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There are some circumstances when HMRC may consider waiving them.

If you believe you’re not required to submit a tax return, you should talk to HMRC and ask for it to be withdrawn. If HMRC agrees, you won’t have to file a return and any penalties issued should be cancelled.

The penalties escalate the longer the delay so you should file your tax return as quickly as possible – preferably online, as this will be fastest method and has a more recent deadline than 31st October for paper tax returns.

Once you submit a late tax return, you can expect to receive a late filing penalty. If you have a good reason for the delay in filing your return, you may be able to appeal against the penalty.

These are known as ‘reasonable excuses’ and typically mean that something unexpected or outside your control prevented you from meeting a tax obligation.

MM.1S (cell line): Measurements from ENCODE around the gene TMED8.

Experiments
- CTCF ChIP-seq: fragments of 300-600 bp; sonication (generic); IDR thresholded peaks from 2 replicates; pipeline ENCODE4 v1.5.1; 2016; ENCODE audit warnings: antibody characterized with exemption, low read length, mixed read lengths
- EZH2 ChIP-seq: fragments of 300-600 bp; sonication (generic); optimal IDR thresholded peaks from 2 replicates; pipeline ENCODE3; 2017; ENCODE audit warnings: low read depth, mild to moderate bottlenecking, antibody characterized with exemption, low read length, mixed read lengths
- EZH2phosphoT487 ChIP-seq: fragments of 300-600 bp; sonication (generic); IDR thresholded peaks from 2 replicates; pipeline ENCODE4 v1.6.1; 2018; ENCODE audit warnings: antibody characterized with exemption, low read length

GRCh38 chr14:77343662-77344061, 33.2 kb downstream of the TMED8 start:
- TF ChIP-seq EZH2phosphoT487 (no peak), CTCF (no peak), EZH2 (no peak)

HMRC give these examples of Reasonable Excuses on its website:

  • The death of your partner or another close relative shortly before the tax return or payment deadline
  • You had an unexpected stay in hospital that prevented you from managing your tax affairs
  • You had a serious or life-threatening illness
  • A fire, flood or theft prevented you from completing your tax return

If you’re struggling to keep on top of your tax affairs, call your local TaxAssist Accountant on 0800 0523 555 and they will be happy to take care of them on your behalf.

Last updated: 1st February 2017

This article is intended to inform rather than advise and is based on legislation and practice at the time. Taxpayer’s circumstances do vary and if you feel that the information provided is beneficial it is important that you contact us before implementation. If you take, or do not take action as a result of reading this article, before receiving our written endorsement, we will accept no responsibility for any financial loss incurred.

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